When your TV, computer and other appliances are plugged in, they are draining electricity—all day, every day—even when they’re turned off. Electric power consumed by products when they are off or in standby mode is known as standby power.
Standby power is consumed by components such as power converters, circuits and sensors needed to receive a remote signal, soft keypads, and LED lights, according to the Lawrence Berkeley National Laboratory.
Almost any product with an external power supply, remote control, continuous display or charging function will draw power continuously, the lab notes. Sometimes there is no obvious sign of unremitting power consumption.
Although it may not be readily noticed, standby power can be a drain on your electric bill. It accounts for 5%–10% of residential energy use and could cost the average American household as much as $100 per year, according to the U.S. Department of Energy.
Standby power use is sometimes necessary. Requiring certain amounts of electricity are appliance functions such as maintaining signal reception, monitoring temperature (such as in a refrigerator) and powering internal clocks.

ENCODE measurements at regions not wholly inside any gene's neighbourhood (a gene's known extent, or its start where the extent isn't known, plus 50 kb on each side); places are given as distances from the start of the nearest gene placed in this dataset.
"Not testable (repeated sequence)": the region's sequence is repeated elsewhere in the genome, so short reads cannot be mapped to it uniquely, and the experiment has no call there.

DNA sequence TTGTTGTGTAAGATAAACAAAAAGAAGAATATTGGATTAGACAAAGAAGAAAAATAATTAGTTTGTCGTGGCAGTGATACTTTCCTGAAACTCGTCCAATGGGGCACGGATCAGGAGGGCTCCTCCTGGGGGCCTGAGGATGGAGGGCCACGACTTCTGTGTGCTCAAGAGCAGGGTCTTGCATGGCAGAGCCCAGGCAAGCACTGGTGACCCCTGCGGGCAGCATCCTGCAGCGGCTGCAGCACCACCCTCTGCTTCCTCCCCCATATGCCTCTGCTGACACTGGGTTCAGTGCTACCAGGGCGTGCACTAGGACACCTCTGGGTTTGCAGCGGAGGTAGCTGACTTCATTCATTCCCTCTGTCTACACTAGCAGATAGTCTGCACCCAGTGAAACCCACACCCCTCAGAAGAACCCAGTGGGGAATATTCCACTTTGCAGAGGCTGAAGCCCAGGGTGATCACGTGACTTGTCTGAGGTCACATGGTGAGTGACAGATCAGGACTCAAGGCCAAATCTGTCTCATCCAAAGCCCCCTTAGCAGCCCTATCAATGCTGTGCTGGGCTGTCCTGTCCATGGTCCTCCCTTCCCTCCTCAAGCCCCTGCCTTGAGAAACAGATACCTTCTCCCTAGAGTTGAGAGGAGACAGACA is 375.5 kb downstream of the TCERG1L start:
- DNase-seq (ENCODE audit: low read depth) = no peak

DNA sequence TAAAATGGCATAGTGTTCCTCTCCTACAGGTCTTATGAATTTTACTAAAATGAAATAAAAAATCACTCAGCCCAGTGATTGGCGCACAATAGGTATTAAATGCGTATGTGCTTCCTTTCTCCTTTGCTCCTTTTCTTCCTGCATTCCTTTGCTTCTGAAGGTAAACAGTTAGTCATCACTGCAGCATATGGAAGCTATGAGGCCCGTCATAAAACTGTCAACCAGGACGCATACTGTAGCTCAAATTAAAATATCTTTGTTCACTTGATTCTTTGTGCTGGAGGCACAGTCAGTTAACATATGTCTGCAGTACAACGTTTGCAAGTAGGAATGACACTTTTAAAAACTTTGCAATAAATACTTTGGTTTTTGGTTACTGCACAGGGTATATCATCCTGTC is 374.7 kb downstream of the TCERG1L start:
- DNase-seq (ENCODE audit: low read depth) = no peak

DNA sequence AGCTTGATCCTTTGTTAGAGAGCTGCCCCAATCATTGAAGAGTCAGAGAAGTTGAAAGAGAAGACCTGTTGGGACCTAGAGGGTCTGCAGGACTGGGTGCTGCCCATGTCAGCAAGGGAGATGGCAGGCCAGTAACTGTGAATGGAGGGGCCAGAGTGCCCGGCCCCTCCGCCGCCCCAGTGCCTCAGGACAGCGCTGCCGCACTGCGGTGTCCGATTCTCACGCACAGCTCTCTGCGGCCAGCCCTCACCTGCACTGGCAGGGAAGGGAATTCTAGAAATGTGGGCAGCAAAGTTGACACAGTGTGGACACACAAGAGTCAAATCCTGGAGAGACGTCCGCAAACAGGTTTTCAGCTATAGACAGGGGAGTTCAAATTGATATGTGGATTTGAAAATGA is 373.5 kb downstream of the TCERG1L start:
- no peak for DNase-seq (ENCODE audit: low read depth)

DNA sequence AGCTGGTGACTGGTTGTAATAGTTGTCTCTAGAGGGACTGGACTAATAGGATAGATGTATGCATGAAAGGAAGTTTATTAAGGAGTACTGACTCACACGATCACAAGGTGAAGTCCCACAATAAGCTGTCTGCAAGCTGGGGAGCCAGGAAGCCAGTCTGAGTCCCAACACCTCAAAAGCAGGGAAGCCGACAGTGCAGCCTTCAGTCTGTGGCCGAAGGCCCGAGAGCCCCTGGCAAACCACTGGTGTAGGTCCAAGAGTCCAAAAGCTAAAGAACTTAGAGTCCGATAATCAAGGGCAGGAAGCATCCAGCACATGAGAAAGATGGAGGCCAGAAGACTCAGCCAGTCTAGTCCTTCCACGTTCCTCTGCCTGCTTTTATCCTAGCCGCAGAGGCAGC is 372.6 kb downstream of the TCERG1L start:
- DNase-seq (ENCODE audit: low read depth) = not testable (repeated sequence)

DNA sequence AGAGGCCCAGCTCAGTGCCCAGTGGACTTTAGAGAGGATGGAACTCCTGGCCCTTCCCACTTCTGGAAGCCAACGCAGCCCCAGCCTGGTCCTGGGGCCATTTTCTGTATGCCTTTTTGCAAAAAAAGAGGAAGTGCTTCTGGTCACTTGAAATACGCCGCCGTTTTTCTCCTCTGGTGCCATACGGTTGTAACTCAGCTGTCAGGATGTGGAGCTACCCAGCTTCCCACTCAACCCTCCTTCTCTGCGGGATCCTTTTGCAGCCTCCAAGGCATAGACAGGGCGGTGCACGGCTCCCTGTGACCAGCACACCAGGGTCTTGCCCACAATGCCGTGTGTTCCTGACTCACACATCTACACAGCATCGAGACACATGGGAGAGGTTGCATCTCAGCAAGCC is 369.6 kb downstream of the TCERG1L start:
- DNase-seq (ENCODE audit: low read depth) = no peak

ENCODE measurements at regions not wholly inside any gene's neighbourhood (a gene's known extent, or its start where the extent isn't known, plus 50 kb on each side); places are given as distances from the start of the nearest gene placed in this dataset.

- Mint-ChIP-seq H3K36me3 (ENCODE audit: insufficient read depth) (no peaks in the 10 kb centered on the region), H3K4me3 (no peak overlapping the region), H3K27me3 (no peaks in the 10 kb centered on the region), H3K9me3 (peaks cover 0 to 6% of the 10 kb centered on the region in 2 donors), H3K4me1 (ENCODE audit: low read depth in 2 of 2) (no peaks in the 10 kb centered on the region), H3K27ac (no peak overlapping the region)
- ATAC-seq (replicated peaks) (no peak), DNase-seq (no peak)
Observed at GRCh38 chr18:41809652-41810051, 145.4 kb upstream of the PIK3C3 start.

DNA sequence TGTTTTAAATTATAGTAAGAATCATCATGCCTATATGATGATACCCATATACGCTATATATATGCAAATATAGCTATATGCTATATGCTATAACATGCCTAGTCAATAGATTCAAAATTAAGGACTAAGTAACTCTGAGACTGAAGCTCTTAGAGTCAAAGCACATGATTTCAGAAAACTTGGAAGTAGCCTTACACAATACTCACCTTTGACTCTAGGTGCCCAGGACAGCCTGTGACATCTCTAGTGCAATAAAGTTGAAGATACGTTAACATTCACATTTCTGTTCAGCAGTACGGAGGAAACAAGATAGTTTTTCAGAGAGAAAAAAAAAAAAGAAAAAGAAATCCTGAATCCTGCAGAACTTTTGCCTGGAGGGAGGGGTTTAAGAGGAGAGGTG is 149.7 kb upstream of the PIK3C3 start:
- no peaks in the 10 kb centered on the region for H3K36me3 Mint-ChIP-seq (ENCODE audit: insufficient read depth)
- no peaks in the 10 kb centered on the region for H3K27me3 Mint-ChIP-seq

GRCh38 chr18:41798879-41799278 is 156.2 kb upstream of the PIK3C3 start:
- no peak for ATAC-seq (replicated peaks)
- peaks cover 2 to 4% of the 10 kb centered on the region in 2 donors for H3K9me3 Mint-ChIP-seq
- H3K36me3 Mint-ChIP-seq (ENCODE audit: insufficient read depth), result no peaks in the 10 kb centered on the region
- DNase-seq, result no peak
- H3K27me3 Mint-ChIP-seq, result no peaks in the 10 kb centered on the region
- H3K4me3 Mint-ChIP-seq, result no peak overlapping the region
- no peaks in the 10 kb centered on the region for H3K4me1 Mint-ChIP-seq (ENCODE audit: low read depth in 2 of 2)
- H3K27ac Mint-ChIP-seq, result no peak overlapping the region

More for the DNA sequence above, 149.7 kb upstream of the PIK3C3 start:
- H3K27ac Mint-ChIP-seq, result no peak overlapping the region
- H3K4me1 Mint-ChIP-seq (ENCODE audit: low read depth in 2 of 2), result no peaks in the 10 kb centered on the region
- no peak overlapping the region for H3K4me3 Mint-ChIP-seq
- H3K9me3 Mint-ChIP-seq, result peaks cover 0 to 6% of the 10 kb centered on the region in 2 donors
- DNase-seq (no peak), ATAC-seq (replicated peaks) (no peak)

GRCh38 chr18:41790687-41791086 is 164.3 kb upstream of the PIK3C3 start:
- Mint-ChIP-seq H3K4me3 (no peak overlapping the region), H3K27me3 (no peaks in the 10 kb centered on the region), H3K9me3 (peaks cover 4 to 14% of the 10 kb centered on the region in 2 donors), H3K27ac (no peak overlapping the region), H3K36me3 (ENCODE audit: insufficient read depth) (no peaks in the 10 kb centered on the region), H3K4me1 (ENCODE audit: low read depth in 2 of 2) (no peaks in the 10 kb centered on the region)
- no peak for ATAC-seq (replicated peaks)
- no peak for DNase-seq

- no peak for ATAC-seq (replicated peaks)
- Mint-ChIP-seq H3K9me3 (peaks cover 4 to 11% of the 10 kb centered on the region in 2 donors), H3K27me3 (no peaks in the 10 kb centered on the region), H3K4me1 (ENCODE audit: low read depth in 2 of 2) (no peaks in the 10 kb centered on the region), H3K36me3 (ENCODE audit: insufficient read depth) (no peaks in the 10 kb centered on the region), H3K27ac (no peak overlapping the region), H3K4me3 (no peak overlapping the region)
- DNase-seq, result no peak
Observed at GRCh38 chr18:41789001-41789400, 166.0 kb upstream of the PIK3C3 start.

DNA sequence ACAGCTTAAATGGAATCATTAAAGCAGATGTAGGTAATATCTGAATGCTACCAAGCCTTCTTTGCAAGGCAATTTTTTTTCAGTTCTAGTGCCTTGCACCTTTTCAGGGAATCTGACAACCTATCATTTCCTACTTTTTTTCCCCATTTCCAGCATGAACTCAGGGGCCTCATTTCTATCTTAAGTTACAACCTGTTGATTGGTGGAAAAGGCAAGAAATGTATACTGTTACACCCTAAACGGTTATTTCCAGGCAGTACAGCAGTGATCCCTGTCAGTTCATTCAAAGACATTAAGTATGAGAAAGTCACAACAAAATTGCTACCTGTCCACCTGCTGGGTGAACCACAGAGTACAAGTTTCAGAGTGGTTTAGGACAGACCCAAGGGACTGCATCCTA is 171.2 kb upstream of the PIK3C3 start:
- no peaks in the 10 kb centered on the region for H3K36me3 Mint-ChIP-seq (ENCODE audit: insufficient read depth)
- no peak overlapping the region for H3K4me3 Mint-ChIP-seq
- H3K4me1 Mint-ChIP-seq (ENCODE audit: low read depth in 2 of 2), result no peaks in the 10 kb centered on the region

But for devices that don’t need to be on all the time, follow these easy tips from the DOE to reduce your standby power loads and save money:
Use a power strip with switches. You can use a power strip with switches to plug in your appliances. Surge protector power strips typically have switches and help protect your appliances and electronics. If you plug all of your products into a power strip and flip off the power strip when these items are not in use, they are truly off.
Unplug your products. Another sure way to reduce your standby power load is to just unplug. There are many home appliances that you may not need to have plugged in, such as a toaster oven. Use care when unplugging devices, however, to avoid shock and wearing out the cord.
Consider using Energy Star-certified products. Many Energy Star products are energy efficient and have lower standby power consumption than comparable non-Energy Star products.
Buy an inexpensive watt meter. Measure the devices in your home and take targeted action.